It is anticipated that this will become an accepted minimum standard of constructive notice.

The other situation of constructive notice is a significant change of a will which benefits a person who may be in a position to unduly influence the testator.

2. Actual notice: When a person presents with a diagnosis of dementia or similar, when a family member or other person raises capacity as an issue, or when it appears clear to the person taking instructions that there is or may be reduced capacity.

3. Notice of a likely challenge: When familial or other circumstances including the nature of the transaction make it more likely that a transaction will eventually be challenged. This may include complex family structures, multiple partners and children, strained family relations, or the preferencing of some family members through gifts or as beneficiaries when it is anticipated this will upset other family members. Other circumstances may include large estates and complex trust structures where there is a high perceived potential reward for successfully challenging the transaction.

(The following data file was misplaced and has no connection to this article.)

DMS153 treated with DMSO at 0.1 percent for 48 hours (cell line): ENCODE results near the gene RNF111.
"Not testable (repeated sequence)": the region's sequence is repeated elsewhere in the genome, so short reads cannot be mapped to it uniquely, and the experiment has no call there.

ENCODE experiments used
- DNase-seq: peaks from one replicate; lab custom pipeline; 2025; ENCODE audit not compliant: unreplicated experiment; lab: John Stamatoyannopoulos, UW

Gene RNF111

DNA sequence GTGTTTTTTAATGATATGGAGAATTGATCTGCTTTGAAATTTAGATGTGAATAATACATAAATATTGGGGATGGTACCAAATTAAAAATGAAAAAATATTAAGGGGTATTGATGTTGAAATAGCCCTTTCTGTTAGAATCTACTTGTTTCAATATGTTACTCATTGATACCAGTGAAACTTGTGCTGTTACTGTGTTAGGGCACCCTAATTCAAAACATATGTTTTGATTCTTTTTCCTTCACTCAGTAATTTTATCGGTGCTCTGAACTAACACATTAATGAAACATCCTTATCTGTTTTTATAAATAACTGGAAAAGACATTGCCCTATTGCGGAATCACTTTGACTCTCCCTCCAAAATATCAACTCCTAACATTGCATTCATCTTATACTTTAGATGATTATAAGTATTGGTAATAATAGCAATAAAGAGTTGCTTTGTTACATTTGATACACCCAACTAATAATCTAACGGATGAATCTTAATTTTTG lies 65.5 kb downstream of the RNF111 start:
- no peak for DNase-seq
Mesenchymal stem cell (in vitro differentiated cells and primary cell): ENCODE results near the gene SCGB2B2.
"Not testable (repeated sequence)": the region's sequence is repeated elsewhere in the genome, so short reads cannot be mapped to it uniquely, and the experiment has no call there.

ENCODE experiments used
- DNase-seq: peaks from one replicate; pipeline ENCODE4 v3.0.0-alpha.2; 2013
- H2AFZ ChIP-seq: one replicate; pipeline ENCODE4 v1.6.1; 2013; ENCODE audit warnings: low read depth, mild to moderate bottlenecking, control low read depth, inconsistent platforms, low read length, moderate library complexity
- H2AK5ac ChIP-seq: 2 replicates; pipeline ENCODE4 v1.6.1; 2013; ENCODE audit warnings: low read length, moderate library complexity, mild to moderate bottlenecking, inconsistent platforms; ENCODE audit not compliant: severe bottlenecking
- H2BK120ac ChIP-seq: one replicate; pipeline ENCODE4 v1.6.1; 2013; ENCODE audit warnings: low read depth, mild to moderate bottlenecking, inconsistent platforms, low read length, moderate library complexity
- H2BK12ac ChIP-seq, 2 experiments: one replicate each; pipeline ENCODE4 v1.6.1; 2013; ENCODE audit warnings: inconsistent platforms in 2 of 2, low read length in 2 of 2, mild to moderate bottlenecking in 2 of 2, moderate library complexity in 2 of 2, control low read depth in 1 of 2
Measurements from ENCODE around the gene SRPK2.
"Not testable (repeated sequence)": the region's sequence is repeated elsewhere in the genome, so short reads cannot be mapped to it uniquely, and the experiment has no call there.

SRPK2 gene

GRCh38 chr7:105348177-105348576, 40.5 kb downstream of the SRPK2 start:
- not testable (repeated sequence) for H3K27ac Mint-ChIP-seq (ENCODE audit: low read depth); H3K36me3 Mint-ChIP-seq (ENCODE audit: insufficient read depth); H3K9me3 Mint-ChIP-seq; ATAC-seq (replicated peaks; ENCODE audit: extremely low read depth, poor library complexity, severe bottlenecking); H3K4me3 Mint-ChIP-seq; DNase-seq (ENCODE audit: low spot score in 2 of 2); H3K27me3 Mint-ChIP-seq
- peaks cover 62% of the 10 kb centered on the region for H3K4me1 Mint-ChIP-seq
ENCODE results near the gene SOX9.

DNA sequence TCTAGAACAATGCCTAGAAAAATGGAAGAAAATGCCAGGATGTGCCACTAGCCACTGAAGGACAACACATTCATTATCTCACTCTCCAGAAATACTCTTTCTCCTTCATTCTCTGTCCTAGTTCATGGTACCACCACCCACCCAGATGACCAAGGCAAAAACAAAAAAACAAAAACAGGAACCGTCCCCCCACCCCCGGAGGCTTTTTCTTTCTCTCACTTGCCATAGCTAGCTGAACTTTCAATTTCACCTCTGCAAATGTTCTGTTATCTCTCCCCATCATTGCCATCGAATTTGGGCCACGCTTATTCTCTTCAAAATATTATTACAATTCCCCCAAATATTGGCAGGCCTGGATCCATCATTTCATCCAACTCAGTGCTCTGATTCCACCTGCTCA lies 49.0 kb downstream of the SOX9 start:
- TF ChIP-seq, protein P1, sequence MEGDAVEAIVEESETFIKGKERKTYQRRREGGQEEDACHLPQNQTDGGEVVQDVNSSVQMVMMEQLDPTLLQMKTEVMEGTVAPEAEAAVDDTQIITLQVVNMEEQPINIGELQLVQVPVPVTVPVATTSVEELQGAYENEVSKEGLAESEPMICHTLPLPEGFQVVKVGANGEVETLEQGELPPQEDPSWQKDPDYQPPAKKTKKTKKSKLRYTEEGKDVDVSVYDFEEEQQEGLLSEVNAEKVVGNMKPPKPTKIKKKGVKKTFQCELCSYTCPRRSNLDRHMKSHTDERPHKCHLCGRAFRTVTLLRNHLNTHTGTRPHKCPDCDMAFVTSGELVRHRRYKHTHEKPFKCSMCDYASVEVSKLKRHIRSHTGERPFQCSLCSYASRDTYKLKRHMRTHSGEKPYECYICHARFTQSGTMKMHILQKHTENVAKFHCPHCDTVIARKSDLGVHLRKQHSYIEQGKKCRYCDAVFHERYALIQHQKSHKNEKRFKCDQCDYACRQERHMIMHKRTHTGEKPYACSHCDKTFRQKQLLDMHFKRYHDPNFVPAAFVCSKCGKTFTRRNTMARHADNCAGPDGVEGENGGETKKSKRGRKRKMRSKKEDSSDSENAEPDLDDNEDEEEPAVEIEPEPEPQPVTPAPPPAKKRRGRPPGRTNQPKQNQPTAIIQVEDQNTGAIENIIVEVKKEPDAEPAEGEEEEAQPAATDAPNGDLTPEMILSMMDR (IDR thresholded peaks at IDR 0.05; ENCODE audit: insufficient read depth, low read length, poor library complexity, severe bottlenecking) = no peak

Qualifying an appropriate expert

The main difficulty in finding a suitable expert to assess legal capacity is in finding an expert who has both the expertise required to assess mental capacity and an understanding of the above principles.

Expert Experts has addressed this by developing products, processes and training programs to enable appropriately qualified experts to understand the legal issues involved so that they may address all of the issues required to conduct these assessments.